26 Nov Non-Traditional Benefits to Offer for Employees to Stay
The “Mass Resignation” has business leaders on edge thinking about whether their own companies are going to experience this sudden phenomenon as well. About 4.3 million workers quit their jobs in August of 2021 amid an ongoing pandemic. By September last year, the number rose to 4.4 million workers. Why has the number risen so quickly amid a pandemic? One would think that in the middle of a health crisis, the privilege to earn an income is nothing short of a blessing.
Employee attrition is costly not only monetarily but also in terms of time and other forms of resources. From talent attraction down to training a new employee, the sequence of processes to hire a new employee is indeed a time-consuming task. Willis Towers Watson reported in its survey that 61 percent of employers are experiencing difficulty in keeping their talent. To make matters worse, almost three in four employers are having problems attracting talent. If the numbers continue to grow, employers will not have enough workers to get the business running at optimal levels.
One strategy recruiters and global mobility professionals can execute is to entice workers benefits that cater to the needs of today’s demanding workforce. With a focus on employee wellbeing, companies are eyeing to revolve their strategies on themes such as employee experience and health benefits.
In the same survey by Willis Towers Watson, 71 percent of employers are offering better health and wellbeing benefits to attract new employees while 73% of employers are offering these benefits to retain their current employees. In addition, some employers consider increasing salaries, providing more flexibility, and even giving tuition reimbursements to attract and retain talent.
The Predictive Index encourages employers to consider offering these non-traditional employee benefits:
- Mental Health Resources
Though mental health was already a hot topic among HR executives and global mobility leaders, the pandemic magnified its importance. Employees are already feeling burned out and their mental wellbeing is affected by the effects of the health crisis. What employers can do is take the extra mile and allow their workforce to feel like humans. They can include therapy sessions and counseling in their insurance policies. Some even provide stipends to their workforce to support their mental wellness.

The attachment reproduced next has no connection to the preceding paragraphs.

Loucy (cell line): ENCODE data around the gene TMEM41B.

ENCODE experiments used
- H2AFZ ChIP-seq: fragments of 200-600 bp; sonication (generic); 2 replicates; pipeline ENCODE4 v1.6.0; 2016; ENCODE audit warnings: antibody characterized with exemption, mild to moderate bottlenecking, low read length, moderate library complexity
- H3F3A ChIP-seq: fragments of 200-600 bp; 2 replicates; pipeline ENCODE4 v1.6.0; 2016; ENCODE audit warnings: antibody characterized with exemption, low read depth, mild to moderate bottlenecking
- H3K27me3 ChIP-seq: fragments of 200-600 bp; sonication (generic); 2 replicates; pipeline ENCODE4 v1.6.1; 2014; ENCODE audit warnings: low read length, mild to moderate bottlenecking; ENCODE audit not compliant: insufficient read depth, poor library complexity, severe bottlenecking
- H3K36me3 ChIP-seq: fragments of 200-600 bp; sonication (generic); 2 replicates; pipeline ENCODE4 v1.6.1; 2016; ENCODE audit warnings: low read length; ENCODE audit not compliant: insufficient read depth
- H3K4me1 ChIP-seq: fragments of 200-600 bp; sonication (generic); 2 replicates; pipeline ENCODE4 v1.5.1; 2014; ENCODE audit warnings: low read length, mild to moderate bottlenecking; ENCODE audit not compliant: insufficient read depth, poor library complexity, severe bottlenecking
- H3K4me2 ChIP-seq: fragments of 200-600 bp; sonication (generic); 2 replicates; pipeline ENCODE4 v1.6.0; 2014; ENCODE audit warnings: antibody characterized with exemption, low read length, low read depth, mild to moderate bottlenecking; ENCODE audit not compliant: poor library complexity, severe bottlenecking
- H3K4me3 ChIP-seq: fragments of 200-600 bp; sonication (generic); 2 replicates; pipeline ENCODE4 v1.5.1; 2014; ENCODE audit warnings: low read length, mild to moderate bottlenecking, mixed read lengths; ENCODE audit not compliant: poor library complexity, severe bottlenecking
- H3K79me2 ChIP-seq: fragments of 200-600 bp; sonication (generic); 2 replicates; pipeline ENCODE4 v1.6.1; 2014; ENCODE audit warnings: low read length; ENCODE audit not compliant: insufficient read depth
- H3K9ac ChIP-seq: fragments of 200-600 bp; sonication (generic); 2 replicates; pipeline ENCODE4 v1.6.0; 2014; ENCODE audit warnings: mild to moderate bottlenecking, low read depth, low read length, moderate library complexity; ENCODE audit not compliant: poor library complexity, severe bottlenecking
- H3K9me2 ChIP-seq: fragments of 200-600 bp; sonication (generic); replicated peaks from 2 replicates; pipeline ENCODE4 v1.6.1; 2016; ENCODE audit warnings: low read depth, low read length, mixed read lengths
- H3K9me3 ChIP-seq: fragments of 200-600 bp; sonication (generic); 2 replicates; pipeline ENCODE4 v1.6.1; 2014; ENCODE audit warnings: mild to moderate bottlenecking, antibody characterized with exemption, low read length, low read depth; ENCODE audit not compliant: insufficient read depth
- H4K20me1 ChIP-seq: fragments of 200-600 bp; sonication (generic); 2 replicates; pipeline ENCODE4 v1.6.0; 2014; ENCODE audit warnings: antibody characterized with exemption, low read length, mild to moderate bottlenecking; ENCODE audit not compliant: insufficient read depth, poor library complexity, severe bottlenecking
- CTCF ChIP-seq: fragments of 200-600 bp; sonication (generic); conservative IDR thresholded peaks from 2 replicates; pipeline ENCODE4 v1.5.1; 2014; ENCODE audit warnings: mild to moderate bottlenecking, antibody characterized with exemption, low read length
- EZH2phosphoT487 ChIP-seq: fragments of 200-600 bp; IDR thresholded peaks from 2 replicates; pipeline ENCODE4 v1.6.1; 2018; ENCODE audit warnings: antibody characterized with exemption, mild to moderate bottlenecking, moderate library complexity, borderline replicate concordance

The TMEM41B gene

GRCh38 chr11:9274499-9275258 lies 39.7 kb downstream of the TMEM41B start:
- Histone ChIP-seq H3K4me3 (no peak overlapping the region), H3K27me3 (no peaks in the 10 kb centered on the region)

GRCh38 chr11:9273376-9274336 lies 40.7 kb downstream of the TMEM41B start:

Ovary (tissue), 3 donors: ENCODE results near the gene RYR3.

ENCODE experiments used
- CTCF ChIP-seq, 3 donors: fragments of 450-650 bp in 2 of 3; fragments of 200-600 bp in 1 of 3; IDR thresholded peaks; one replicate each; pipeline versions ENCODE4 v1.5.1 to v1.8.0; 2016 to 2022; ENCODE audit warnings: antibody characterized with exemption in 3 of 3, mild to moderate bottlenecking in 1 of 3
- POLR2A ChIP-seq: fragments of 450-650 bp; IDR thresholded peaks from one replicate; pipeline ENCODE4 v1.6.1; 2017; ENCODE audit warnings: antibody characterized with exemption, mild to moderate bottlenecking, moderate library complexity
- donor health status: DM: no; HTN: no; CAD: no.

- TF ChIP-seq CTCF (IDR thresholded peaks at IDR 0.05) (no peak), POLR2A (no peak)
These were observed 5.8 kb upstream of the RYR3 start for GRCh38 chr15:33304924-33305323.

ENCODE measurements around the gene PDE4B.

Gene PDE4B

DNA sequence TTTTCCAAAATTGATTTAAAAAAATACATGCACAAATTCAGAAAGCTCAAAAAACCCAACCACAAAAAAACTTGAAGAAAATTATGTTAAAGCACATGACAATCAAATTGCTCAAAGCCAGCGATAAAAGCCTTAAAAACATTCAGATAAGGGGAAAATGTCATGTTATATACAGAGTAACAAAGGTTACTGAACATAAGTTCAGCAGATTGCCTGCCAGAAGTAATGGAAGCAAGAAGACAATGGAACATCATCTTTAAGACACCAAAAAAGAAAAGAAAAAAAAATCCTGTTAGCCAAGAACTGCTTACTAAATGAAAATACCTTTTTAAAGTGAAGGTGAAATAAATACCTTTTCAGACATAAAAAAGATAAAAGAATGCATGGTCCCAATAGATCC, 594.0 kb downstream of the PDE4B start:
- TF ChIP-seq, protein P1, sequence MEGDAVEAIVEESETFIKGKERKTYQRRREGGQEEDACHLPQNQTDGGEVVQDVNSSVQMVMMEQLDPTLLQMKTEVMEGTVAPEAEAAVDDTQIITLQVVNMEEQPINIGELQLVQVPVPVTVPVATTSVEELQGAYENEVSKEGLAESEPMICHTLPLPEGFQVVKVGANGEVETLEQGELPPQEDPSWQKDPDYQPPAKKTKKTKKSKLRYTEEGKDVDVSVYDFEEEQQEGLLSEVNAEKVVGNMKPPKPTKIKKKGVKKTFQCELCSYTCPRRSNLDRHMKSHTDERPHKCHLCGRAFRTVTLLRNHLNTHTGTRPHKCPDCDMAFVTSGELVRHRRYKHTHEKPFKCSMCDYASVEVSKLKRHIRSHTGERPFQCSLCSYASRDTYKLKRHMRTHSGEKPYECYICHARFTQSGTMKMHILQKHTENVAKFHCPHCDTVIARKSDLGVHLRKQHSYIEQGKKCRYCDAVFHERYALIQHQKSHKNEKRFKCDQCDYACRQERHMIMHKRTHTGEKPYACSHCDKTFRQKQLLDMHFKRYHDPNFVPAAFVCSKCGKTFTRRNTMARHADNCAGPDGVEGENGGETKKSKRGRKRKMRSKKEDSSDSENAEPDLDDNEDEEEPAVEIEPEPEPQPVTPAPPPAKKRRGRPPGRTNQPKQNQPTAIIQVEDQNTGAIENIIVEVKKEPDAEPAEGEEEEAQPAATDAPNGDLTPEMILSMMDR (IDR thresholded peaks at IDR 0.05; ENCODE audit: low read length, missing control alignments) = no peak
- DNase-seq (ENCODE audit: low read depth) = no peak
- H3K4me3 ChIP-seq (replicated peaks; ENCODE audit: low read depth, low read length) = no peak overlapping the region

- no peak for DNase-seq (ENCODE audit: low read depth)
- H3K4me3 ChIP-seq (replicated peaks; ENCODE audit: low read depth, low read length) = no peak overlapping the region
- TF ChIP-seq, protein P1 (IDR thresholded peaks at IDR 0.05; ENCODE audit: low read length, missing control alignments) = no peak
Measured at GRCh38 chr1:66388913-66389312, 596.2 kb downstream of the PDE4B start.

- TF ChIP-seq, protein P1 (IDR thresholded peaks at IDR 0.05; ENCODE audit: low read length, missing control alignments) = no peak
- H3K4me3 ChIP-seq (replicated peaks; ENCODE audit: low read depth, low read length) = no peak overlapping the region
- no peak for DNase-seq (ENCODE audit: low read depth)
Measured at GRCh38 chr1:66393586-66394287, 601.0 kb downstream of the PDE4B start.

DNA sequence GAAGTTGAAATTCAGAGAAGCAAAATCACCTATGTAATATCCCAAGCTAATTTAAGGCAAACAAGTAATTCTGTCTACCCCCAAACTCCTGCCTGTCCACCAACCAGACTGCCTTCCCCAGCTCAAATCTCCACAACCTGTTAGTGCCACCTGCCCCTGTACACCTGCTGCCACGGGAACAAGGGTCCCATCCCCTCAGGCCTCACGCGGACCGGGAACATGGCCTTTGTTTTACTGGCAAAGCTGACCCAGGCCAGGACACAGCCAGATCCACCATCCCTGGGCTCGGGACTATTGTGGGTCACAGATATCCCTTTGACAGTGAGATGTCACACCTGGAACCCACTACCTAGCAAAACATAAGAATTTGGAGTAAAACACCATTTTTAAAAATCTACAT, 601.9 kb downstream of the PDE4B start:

- Flexible working arrangements
As the traditional workplace set-up seems to have decentralized across many industries, work-from-anywhere (WFA) has companies noticed that flexibility demands from employees weren’t limited to location. The freedom of where and when to work proved to be the trend as the pandemic shifted the way the workforce behaves. In early May of 2021, EY released its survey results stating that more than half of employees around the globe would quit their jobs if their current employer won’t provide them with flexible work arrangements. The same survey found that 9 in 10 employees desire flexibility in where and when they work.
This pushed businesses to execute a different type of strategy on how they monitor the performance of their workforce. Instead of keeping track of their time, business leaders are now becoming more results-oriented in order to adapt to the demands of the workforce.
Even with many childcare centers re-opened, parents still find themselves struggling with the new normal. Many are still coping and finding some semblance of normalcy in the pandemic. One way to become competitive and attract talent is to offer childcare support. Support can come in many forms such as on-site child care centers, paid parental leave policies, or even access to homeschooling resources.
- Opportunities for development
Many top talents crave development opportunities. For them, stagnance becomes a sign that perhaps they should look for better opportunities elsewhere. This mindset has heightened as many employees had begun to reevaluate their priorities and goals as the pandemic disrupted the business realm. Now’s the perfect time for companies to revisit how they assure workers that their development is in their best interest. The Predictive Index suggests doing the following:
- Incorporating career development conversations
- Collaborating with employees to establish clear career goals and advancement plans
- Providing the opportunity to work on cross-functional projects
- Providing training and development on areas where employees want to improve
- Offering stipends for continuing education or other learning resources
If a company considers its employees the greatest assets, then it’s high time to revisit the benefits it’s offering in comparison to its competitors. The pandemic has employees become increasingly demanding as they face uncertainty while coping with the disruptions caused by the pandemic.